In a tiny, 20-by-50-foot air pocket, 24 stories below the ground—nine miners huddled in frigid water—praying for their lives. In a cavern so dark they couldn’t see their hand in front of their face, the men passed the hours snuggled close to each other, and reminiscing about their families.
At one point, when it seemed they wouldn’t be rescued, Blaine Mayhugh, a 31-year old miner, suggested they all write a final note on a piece of cardboard. After each man penned an expression of love, they placed their note in a bucket and sealed it shut. That bucket, containing the final words of the miners, is still sealed. They said it would never be opened.
“We wrote those notes to be read after we died. And we didn’t die,” one of them said.
Later, during a nationally televised interview, Blaine Mayhugh sat with his wife at his side and reflected on the ordeal. “I thought, This is it. I knew I was facing death. My father-in-law tied us all together so we wouldn’t float away from each other.”
And then Mayhugh said something that shook me to the core. “It was the only day in my life I never kissed my wife goodbye before I went to work.” Chocking back tears, the tough-as-nails-miner said, “That had to be the day.”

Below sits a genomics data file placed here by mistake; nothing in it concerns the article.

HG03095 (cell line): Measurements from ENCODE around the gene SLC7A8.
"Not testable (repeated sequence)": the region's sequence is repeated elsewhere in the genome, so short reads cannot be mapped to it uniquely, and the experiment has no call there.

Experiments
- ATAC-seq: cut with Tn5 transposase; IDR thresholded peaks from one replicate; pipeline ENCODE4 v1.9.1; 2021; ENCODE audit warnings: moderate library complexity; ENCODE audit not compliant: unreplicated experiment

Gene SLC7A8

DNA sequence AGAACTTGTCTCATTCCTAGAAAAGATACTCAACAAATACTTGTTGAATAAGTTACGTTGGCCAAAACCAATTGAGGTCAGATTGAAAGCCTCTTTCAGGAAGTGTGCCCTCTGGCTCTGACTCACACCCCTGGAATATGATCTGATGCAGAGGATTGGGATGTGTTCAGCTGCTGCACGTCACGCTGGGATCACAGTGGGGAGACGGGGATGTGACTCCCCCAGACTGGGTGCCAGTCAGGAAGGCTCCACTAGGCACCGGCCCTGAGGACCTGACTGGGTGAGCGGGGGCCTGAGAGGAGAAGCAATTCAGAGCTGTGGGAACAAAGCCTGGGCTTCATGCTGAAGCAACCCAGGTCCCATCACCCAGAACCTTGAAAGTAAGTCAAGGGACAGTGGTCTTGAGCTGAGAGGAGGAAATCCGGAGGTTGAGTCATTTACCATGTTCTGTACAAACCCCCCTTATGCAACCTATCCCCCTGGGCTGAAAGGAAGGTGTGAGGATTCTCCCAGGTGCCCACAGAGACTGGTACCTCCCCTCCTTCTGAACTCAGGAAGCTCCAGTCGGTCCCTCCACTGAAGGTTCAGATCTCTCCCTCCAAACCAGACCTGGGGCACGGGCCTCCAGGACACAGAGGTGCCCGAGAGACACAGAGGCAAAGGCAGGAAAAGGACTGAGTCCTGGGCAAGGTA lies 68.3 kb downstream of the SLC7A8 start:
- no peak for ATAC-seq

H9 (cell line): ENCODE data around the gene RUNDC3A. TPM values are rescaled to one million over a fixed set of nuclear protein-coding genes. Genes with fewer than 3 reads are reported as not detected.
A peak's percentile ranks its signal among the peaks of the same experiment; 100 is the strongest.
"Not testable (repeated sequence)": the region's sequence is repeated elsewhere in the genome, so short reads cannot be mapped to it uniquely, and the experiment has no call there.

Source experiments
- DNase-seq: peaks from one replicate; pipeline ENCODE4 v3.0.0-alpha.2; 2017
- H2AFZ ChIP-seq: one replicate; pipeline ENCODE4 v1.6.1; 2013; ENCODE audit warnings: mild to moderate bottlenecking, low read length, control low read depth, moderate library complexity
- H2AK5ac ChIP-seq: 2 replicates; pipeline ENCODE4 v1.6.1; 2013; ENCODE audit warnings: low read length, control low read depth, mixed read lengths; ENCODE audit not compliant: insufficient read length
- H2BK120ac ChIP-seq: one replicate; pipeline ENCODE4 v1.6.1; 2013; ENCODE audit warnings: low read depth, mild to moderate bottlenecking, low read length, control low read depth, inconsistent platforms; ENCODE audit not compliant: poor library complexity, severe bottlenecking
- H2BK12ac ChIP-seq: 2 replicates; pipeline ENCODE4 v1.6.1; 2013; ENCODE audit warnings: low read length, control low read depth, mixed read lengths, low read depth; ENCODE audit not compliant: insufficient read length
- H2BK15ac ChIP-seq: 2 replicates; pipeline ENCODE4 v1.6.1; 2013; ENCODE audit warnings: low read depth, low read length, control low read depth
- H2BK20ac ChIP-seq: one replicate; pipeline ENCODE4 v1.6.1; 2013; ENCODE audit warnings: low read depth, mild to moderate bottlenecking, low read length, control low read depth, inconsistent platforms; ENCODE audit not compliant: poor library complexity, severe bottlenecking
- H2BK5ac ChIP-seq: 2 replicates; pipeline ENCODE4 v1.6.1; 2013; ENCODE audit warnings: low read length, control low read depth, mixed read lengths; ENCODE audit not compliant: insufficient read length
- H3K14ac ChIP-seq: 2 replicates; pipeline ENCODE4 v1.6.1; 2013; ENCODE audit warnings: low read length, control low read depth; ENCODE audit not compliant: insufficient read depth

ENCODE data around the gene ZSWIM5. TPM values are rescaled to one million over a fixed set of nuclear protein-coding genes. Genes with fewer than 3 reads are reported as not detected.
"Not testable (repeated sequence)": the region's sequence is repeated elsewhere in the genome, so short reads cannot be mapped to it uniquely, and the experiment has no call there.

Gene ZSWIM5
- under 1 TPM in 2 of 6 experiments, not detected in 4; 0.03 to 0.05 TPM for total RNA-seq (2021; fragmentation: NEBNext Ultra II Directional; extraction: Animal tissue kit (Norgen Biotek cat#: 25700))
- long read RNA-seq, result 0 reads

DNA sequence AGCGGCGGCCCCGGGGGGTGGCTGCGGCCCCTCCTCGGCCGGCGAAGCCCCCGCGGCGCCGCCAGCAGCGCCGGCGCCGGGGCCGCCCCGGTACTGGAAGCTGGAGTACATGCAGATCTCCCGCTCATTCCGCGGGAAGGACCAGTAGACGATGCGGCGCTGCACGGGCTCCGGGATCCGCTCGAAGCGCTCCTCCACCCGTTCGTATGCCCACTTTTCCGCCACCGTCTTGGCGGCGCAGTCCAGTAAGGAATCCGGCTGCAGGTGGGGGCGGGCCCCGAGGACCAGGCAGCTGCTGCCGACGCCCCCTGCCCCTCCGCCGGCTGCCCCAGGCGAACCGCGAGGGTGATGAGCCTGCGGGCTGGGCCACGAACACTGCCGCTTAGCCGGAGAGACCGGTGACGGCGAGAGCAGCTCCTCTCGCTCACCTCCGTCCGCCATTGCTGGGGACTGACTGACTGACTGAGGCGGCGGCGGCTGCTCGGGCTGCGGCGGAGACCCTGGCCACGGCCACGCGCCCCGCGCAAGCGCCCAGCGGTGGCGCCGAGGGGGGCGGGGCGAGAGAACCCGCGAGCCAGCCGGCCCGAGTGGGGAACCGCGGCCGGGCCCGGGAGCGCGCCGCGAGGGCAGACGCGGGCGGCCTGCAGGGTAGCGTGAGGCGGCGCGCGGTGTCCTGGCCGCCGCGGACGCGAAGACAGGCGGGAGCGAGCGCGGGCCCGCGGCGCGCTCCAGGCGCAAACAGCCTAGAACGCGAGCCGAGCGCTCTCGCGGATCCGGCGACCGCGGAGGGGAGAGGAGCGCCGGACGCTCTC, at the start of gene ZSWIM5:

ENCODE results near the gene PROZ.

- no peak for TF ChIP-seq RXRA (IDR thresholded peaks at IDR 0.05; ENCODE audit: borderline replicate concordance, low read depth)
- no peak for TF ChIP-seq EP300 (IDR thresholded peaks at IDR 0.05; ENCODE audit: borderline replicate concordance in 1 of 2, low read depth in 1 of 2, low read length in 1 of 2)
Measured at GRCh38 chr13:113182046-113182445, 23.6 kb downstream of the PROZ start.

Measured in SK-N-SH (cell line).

Blaine climbed out of the rescue pod knowing two things for sure. He would never enter the bowels of the earth to mine coal, and he would never leave home without kissing his wife goodbye.
I’ve thought a lot about Blaine’s words. I reflected on the day my dad died. The last words I spoke to him were, “I love you, dad. I’ll see you tonight.” And amazingly, his last words were an expression of love to me. I have three sons.
Hardly a day passes without a call in which we tell each other about our day. And then I say, “I love you.” Every day, I try to tell Cindy, “You’re gorgeous, and I love you.”
It would be easy to go a day without expressing love to my family. What’s a day? It’s only 24 hours. So I skip a day—no big deal. And then Blaine’s words echo in my mind—”It was the only day in my life I never kissed my wife goodbye before I went to work.”
Life is fragile. The psalmist tells us God has numbered our days. He alone knows when any of us, our wives or children will die. And God isn’t telling. It’s his secret. Most of us don’t give a lot of thought to dying. We know our day will come, but figure it won’t arrive any time soon.
But perhaps we should consider the fact that some of us will die an untimely death. We won’t see it coming.
Perhaps with that truth in mind we should ask ourselves, “What do I want my final words to my wife or kids to be?” If you’re single, what would you want your final words to your family, friends to be? If I found myself in a plane headed down or trapped in a mine I would want to know I kissed Cindy goodbye and told her how much she means to me. I would want my sons, daughter-in-law, and grandkids to know I love them.
We should all make a commitment to express love to our families on a daily basis. Let’s learn a lesson from a tough miner—let’s express love to our families every day, one day at day at a time.
Photo by United Nations Photo, CC
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